Cairns lauded the Indian Premier League and said that the cash-rich tournament has done a lot of good for the Indian players. The Kiwi exuded confidence and said that it won’t be a surprise to see India produce a greater number of international quality players in the next 5-10 years. 

He said “There may be some criticizing IPL but it has done a lot of good to Indian players. A lot of players have been interacting with international players, trainers and coaches, which has helped them improve their cricket. And they have been learning faster and in professional way which is good for the game.”

However, Cairns didn’t hold himself back from cautioning India by saying “The next frontier for India is to consistently win abroad. It’s all about mental prowess than technique to play on bouncier tracks abroad. Dravid, Sehwag and Tendulkar had good records abroad. They played well because they had the mental prowess to play in alien conditions.”

Cairns observed that it’s not just about batting in alien conditions but about good bowling as well which will determine whether India is successful abroad or not. He said “India should get their fast bowling department right if they want to be successful abroad. Until India finds the fast bowling combination it will struggle. It needs to find that and that’s one thing I think that Indian cricket is yearning for.”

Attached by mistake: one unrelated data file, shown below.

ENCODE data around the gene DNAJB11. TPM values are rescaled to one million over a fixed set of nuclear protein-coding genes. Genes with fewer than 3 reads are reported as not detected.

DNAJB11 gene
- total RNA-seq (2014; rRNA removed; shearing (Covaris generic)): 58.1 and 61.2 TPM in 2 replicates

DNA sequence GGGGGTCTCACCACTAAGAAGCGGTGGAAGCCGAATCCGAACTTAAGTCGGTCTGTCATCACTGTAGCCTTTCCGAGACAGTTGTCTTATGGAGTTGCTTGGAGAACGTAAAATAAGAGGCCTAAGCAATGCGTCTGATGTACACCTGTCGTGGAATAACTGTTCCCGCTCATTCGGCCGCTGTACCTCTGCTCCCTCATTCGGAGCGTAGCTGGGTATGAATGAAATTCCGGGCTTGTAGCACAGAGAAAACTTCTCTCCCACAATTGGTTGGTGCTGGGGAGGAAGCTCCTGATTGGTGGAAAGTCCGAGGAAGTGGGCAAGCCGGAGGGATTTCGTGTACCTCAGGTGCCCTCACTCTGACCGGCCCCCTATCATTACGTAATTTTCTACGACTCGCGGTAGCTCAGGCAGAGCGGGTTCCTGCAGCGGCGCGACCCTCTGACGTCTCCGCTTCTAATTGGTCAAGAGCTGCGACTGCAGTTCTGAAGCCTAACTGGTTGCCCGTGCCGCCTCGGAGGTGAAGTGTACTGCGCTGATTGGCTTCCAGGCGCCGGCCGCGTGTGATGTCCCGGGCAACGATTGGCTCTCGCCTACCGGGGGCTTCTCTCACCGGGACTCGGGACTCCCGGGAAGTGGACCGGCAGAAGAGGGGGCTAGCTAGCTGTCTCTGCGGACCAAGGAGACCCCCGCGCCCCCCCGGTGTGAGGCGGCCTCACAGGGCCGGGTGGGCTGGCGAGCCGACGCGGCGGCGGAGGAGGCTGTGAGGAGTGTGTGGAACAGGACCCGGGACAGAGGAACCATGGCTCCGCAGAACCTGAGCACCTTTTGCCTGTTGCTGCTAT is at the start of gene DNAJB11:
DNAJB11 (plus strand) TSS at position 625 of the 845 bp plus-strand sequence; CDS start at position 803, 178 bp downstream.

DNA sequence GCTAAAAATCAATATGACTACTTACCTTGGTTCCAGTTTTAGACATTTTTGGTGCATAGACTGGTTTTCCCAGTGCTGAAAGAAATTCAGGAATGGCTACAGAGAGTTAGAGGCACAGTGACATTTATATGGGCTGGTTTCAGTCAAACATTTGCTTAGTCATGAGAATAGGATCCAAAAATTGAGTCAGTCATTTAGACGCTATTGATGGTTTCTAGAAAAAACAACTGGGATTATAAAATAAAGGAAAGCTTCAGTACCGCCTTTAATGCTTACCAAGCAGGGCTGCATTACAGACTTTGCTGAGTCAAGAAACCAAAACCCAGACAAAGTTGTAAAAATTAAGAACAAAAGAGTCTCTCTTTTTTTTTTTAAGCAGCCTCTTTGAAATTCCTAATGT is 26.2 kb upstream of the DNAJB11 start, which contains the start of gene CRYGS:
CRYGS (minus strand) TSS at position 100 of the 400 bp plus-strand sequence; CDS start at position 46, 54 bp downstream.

He was categorical when he said “You cannot have one fast bowler doing all the work. You need a combination of two bowlers. England has Jimmy Anderson and Chris Broad. South Africa has Dale Steyn and Mornie Morkel. The world’s dominating teams are those who had a combination of two good fast bowlers. Even Pakistan had Waqar Younis and Wasim Akram.”

Signing off with hope and a peek into the past, Cairns said “Ishant is somewhere about and it is the consistency. If you had Zaheer Khan and Javagal Srinath bowling together I guarantee that India would have been winning abroad.”

           

                                

Jul 312013
 
Anderson is world's best: Akram

Jimmy Anderson

England’s James Anderson is the best bowler going around according to Wasim Akram. Source: Adam Davy / AAP

PAKISTAN great Wasim Akram believes England’s James Anderson is the best bowler currently operating in world cricket.

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The 31-year-old Anderson has taken 13 wickets in the first two Ashes Tests to help England into a 2-0 lead over Australia ahead of the third Test at the Lancashire paceman’s Old Trafford home ground starting today.